Helping Manufacturers And Distributors Improve Sales Performance And Profitability • 800-867-2778 • Issue No. 43


Breaking The Discounting Habit
How training can help stop profit margin erosion

Declining profit margins are a major concern for most businesses. Despite this concern, most sales managers truly believe their salespeople are selling value rather than price.

Price discounting is the primary cause of profit margin erosion.

The question at the front of everyone's mind is this: "If our salespeople are selling value, why do they need to offer discounts and extras to get sales?"

Discounting is a habit

What is a habit?

A habit is something we do automatically in response to a specific situation. Habits are acquired over time and can be difficult to break.

For example, when a customer demands lower pricing, there are basically two things a salesperson can do. They can provide the customer with a dollars-and-cents reason to pay more, or they can discount the price.

The majority of salespeople cannot provide customers with a dollars-and-cents reason to pay more for their products - not because they lack the desire, but rather because they simply don't know how to do it.

Extraordinary time, energy and dollars have been spent training salespeople to sell features and benefits. But if customers are not aware of the dollars-and-cents value they'll gain from these features and benefits, they will view this product as just another commodity. Once a product takes on the commodity status, customers will do everything they can to reduce the PRICE.

When a salesperson lacks the ability to overcome this downward price pressure, they experience fear whenever they encounter it. This fear stems from their sense that they will lose the sale unless they do something. The typical knee-jerk reaction is to discount the price and throw in a few extras to sweeten the deal.

If this results in getting the sale, offering price discounts and throwing in a few extras quickly becomes a routine the salesperson performs automatically whenever they encounter price pressure. Over time, this routine develops into a bad habit that the salesperson is largely unaware of.

In addition to shrinking your profit margins, price discounting creates a false perception in the customer's mind about what your product is really worth.

Breaking the discounting habit

Salespeople develop the discounting habit when they don't know how to respond to downward price pressure.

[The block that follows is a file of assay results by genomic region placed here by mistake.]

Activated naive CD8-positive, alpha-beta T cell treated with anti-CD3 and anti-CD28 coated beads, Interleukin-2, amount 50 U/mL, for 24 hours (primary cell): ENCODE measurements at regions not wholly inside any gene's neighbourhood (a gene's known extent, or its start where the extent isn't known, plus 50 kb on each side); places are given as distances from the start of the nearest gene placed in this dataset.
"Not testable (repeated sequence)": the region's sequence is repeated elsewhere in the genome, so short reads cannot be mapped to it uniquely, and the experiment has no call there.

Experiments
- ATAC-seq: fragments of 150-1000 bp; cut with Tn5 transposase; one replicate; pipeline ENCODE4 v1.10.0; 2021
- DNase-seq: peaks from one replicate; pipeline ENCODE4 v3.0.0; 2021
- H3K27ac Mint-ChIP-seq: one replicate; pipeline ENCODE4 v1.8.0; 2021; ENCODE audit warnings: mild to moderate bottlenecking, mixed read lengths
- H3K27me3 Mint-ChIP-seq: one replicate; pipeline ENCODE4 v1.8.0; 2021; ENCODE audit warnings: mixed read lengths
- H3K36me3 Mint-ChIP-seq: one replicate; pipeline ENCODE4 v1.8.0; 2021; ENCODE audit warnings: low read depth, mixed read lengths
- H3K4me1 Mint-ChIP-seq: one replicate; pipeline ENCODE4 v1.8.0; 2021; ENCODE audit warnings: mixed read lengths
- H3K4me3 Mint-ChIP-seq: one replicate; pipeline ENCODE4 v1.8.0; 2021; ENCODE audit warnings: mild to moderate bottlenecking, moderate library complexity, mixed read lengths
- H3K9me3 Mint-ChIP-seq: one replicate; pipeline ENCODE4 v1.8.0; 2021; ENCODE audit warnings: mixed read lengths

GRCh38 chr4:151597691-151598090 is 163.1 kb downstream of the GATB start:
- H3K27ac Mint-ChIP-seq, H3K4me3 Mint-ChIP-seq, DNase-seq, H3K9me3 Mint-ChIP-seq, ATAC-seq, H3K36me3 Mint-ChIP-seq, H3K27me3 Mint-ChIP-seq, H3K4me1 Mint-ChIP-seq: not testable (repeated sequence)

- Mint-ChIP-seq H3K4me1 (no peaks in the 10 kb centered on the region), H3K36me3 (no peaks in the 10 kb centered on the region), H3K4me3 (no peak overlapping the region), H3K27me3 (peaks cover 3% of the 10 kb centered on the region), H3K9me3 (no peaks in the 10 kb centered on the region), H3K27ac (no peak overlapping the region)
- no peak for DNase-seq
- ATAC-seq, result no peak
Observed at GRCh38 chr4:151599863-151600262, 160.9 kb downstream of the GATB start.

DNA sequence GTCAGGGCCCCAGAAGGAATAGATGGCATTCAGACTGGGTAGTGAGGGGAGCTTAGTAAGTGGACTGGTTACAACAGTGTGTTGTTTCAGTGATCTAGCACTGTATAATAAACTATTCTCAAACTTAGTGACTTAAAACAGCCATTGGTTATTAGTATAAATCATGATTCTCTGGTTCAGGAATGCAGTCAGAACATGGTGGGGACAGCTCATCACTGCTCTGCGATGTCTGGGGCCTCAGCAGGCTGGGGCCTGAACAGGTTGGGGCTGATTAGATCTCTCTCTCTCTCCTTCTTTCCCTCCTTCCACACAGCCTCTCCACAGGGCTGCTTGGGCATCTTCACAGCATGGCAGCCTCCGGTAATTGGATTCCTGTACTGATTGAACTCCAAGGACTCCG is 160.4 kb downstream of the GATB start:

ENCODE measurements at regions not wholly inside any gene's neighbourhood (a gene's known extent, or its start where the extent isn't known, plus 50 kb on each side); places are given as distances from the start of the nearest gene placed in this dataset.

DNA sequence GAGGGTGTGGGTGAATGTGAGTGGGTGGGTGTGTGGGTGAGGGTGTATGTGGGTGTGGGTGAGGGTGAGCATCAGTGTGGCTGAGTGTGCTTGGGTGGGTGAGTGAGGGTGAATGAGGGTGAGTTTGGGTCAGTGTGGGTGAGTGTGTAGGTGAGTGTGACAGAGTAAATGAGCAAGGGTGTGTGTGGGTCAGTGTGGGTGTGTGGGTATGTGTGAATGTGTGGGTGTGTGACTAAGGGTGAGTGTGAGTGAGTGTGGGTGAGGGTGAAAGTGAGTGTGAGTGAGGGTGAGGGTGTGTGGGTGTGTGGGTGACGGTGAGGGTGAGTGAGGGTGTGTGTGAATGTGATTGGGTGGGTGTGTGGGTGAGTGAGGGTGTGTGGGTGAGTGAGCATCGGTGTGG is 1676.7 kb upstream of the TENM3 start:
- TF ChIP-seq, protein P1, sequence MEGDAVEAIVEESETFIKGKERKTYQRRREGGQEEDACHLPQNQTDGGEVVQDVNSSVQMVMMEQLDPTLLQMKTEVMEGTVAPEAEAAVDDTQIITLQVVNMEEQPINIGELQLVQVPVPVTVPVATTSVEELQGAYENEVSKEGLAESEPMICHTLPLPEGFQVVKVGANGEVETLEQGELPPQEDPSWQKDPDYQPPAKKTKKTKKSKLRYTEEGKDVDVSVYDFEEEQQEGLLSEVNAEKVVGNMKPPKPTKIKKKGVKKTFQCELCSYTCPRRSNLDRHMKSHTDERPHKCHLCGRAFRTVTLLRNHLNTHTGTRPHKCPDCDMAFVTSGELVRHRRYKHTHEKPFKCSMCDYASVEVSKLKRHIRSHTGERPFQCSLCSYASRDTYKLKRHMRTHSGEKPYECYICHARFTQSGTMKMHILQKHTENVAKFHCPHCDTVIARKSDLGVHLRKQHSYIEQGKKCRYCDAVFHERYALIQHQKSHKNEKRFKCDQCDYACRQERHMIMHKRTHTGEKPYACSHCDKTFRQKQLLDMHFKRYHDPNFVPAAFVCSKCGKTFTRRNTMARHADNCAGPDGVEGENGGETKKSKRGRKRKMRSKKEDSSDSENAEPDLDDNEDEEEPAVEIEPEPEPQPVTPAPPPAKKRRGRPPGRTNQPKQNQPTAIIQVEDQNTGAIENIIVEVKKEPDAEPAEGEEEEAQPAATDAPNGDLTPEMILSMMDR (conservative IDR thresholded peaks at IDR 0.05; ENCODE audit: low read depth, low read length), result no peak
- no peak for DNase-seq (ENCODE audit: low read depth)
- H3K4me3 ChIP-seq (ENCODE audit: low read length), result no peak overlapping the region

In order to break this habit, salespeople need to learn how to overcome price pressure by giving customers a dollars-and-cents reason to pay more for their product.

A dollars-and-cents reason to pay more

Customers have been hearing the promise of added value from advertisers and salespeople for the past twenty years. Yet in reality, this promise is rarely delivered on in a measurable way.

Telling the customer that you are a value-added supplier has absolutely no affect on price pressure. In fact, most value-added suppliers find that they are doing more for their customers and making less due to extended terms, additional services and deeper discounts.

There is only one form of value that can be used to overcome downward price pressure: dollars-and-cents value.

Dollars-and-cents value is delivered to customers by helping them improve their performance, reduce their costs and/or by reducing their exposure to risk and liability.

Dollars-and-cents value comes from your products, as well as from the information and services you provide.

The good news is you probably are delivering value to your customers. However, your salespeople need to know how to calculate and communicate the dollars-and-cents amount of this value.

Give your salespeople what they need

Selling is hard and becoming more difficult due to customer consolidation and the ever-increasing power of purchasing departments. Price pressure is intense and shows no sign of letting up.

Everyday your salespeople fight a battle they may not be prepared for. Wouldn't it be easier for them to defend your profit margins if they had the knowledge and skills they need?

Perhaps it's time to make an investment in your sales force.


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